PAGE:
Osmund’s faith and character will soon undergo sterner tests, however, for he soon takes up a challenge his brothers fear to take: to accompany the Bishop’s envoy Ulric (Sean Bean) and his mercenaries on a mission as a guide and as theological counsel. Rumour has it that a certain village in the marshes close to where Osmund was raised is not only completely untouched by the plague, but is home to a necromancer who can return the dead to life. Ulric and Osmund’s task is to establish the truth of these stories; if the village has turned to Godless and sacrilegious ways to protect them, then they must be discredited and punished less others in their desperation abandon the Church.
A German-British coproduction (the story development and ideas came from the British side of the equation, the funding and locations from the Germans), this was directed by Christopher Smith, who made substantial changes to the conclusion of the film, which as originally scripted by Dario Poloni took the movie down an unambiguously supernatural route. In contrast to this, Smith goes for a more subtle, psychological approach, in keeping with his bid to go for a grimly realistic depiction of the time. You could probably characterise this as a full-blown grimdark piece, in fact, though frankly the Black Death was such a nightmarish period of history in Europe that if you don’t go dark with it you aren’t facing up to just how awful it was. Smith even gets minor historical points right, like remembering that the medieval church as an institution was more concerned with heresy than it was with witchcraft, but that the Black Death saw sentiments against witches becoming substantially more prevalent.
The group’s journey through the plague-ravaged landscape early on not only helps to establish the distinct characters of the various mercenaries, but also helps to drive home just how apocalyptic the Black Death was. Remember, this was a disease where if you say it decimated the population, pedants will point out that if anything you are underplaying just how awful it was, with recent research suggesting that about half the population of medieval Europe died of it. Panicing mobs burning a witch or turning to murderous banditry because they can’t think of anything else to do, entire depopulated villages, the discovery of plague within the party itself – all these incidents play out on the journey and make it obvious that the Bishop’s worries about people turning away from the Church are not mere control freakery. We are watching these people work their way through a disaster of such a magnitude that every certainty in their life has been brushed aside and the entire social order is disintegrating not because of any great revolutionary impulse on the part of anyone but simply because people are dying at too great a pace to keep it together.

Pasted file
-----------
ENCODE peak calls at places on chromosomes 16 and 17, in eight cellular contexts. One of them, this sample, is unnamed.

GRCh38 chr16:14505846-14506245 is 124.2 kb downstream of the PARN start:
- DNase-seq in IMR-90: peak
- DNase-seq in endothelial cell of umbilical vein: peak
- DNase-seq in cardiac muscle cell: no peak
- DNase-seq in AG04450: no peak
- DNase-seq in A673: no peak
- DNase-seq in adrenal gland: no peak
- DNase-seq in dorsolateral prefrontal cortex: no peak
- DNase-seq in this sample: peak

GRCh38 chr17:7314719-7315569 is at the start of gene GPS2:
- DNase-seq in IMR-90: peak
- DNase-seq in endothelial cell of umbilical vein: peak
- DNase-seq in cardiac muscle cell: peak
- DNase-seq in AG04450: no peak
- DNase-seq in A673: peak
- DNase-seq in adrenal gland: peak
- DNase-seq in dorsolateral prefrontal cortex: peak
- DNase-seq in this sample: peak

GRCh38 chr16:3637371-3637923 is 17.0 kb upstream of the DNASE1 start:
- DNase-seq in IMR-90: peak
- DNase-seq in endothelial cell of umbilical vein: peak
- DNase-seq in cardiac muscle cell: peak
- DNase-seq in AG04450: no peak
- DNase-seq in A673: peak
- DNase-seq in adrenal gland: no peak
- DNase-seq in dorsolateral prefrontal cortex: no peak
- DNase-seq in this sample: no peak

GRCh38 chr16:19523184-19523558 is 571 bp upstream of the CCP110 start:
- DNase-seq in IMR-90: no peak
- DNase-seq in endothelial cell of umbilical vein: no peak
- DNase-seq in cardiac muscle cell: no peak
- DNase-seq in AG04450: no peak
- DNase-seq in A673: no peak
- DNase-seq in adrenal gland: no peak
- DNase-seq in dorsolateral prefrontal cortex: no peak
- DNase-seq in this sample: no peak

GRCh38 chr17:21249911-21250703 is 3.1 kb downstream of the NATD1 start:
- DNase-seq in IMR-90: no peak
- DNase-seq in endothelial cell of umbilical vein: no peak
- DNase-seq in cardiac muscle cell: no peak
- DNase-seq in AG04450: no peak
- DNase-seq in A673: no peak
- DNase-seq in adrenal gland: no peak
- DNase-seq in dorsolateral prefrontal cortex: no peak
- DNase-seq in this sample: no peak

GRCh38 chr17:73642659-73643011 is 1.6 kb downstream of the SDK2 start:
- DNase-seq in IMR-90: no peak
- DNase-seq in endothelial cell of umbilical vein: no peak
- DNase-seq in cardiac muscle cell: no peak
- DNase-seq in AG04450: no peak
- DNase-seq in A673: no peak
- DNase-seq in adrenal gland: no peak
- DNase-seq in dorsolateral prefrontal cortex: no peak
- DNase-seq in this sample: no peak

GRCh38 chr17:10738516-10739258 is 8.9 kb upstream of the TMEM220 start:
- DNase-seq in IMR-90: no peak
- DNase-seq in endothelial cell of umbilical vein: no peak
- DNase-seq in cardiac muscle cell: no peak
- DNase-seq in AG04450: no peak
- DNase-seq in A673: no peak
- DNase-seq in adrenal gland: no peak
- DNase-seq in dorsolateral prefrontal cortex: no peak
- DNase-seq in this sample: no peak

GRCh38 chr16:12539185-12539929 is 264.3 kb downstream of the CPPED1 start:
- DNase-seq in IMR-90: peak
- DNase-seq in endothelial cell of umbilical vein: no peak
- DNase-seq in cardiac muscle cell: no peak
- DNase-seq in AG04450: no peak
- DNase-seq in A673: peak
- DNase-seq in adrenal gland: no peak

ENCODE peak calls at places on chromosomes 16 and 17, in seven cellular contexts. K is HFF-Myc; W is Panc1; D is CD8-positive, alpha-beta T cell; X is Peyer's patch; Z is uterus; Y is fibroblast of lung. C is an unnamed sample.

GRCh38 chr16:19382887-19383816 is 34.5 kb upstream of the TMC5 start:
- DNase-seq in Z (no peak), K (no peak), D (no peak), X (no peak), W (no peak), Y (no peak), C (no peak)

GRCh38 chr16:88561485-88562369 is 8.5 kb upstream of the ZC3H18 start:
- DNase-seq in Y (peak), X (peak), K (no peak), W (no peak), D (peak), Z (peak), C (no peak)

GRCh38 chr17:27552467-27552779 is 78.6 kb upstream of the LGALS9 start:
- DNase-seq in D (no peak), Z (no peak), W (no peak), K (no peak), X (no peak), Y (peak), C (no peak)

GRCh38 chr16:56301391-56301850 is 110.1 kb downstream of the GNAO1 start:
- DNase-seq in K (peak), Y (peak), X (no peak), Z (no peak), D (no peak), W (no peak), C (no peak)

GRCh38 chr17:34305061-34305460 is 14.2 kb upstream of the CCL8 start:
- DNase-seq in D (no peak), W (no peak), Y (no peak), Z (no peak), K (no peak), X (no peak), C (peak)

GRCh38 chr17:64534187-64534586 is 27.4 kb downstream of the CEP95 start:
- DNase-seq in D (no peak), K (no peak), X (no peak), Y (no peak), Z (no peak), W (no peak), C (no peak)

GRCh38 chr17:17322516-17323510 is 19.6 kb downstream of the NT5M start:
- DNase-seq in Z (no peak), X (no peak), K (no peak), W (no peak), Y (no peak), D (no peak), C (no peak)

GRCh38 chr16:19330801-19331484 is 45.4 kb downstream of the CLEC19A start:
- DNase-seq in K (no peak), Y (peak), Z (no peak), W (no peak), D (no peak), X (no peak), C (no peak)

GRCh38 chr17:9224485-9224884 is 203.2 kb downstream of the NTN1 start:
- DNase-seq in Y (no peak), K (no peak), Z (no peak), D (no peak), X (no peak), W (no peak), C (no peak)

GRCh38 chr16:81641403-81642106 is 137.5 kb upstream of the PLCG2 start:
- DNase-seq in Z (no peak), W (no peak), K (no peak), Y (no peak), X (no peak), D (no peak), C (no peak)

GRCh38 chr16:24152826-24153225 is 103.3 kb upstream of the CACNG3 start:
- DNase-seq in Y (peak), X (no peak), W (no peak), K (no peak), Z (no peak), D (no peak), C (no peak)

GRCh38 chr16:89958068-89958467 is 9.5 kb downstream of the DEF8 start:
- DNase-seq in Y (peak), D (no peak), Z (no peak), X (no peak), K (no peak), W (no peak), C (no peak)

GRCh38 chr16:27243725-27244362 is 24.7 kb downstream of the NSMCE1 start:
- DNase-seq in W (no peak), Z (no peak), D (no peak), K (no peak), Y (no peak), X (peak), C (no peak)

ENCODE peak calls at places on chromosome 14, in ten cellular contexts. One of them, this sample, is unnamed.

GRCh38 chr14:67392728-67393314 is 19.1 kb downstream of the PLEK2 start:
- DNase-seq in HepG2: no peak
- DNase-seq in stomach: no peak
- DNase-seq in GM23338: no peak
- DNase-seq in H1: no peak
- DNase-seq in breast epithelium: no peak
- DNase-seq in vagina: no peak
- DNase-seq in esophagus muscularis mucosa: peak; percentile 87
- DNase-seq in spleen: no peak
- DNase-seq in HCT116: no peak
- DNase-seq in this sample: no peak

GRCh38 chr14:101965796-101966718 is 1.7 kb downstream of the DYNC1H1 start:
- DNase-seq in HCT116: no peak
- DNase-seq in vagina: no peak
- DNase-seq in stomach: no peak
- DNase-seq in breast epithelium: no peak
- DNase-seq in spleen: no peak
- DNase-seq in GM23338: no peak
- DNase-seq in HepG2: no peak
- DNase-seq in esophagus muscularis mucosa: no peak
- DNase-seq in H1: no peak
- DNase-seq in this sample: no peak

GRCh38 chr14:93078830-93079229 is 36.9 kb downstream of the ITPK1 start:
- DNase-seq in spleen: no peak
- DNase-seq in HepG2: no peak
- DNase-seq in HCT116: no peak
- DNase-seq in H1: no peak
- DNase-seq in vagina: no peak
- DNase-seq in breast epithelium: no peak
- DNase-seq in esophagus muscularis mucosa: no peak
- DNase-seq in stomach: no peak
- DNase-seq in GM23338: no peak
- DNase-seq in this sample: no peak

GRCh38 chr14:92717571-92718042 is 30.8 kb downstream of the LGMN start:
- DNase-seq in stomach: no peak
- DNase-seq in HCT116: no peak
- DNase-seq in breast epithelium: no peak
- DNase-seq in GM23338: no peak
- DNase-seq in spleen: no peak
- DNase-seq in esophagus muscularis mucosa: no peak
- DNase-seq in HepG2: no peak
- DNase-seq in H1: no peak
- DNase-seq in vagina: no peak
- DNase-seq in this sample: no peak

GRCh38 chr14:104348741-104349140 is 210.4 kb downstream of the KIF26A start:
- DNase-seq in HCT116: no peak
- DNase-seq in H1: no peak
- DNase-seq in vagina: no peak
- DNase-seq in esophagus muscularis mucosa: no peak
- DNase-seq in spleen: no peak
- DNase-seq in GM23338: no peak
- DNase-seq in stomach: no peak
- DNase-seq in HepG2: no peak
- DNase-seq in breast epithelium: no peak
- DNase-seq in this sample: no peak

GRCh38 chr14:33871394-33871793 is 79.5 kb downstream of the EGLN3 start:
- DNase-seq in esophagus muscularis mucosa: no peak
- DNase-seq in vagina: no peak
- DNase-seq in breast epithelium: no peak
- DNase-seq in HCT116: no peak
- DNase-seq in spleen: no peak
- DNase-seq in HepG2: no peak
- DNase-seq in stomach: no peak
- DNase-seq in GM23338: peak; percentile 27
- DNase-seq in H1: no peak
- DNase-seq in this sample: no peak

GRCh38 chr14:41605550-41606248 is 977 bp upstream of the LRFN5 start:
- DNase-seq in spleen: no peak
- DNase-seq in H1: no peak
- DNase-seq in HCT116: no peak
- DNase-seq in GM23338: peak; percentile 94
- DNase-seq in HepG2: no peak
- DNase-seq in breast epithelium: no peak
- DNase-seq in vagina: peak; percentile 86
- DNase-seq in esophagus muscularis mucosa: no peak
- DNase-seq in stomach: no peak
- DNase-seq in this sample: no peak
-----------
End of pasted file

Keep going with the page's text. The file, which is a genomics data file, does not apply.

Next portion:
The attention to detail extends to the costuming and sets; of the latter, the finely reproduced marshland village that is the destination of Ulric and Osmund’s mission is magnificently realised. As far as the acting goes, everyone does a smashing job; Sean Bean is at his Sean Beaniest and gets an appropriately Sean Beany death, Carice van Houten is great as the villagers’ spooky overlord, and Tim “Lord Percy” McInnerny has a great turn as Hob, the creepily welcoming village spokesman. (In fact, I wouldn’t have believed he could have pulled off such a sinister role had I not previously seen his appearance in Edge of Darkness.)
The ending, in which Osmund finds himself becoming a killer as brutal and merciless as any in Ulric’s band (and he’s murdered at least one person for absolutely no good reason, though he is more than capable of denying this), and in which it becomes apparent that the entire mission has done no good at all beyond murdering a village full of people who just wanted to be left alone, is the final touch of bleakness on what is a decidedly bleak prospect. Although it is possible to see the film as a slam on organised religion in general, to me it comes across more as a condemnation of what happens when religion or irreligion alike take to violence to serve their ends.